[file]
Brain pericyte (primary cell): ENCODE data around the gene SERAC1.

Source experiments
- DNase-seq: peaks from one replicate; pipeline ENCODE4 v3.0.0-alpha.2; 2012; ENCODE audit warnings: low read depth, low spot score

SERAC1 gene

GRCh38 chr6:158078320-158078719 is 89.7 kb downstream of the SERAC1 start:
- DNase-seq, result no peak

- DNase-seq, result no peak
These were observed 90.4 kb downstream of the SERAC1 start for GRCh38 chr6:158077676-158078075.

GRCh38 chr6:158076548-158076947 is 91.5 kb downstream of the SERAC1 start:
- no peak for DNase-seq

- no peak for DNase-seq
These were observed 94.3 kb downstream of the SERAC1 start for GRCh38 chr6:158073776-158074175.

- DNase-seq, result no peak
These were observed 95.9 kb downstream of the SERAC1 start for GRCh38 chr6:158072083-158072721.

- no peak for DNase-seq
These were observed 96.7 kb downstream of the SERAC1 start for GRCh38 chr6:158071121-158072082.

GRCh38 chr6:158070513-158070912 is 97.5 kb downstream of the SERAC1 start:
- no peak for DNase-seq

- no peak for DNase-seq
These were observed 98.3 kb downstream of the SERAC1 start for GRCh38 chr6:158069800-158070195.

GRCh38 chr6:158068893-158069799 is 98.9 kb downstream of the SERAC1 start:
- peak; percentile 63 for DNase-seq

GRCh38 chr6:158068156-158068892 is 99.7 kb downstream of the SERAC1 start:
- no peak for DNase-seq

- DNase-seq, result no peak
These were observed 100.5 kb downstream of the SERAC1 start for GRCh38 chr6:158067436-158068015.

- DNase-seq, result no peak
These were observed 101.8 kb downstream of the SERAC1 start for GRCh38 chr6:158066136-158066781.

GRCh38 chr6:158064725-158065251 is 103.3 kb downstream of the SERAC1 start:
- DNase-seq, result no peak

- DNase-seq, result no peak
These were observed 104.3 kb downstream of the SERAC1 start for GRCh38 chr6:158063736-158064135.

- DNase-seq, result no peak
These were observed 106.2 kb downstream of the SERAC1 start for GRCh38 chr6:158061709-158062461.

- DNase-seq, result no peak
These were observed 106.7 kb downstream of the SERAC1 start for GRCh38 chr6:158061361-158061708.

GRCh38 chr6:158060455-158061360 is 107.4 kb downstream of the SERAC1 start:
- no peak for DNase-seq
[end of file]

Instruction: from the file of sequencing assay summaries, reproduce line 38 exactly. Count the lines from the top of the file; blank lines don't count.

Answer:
- no peak for DNase-seq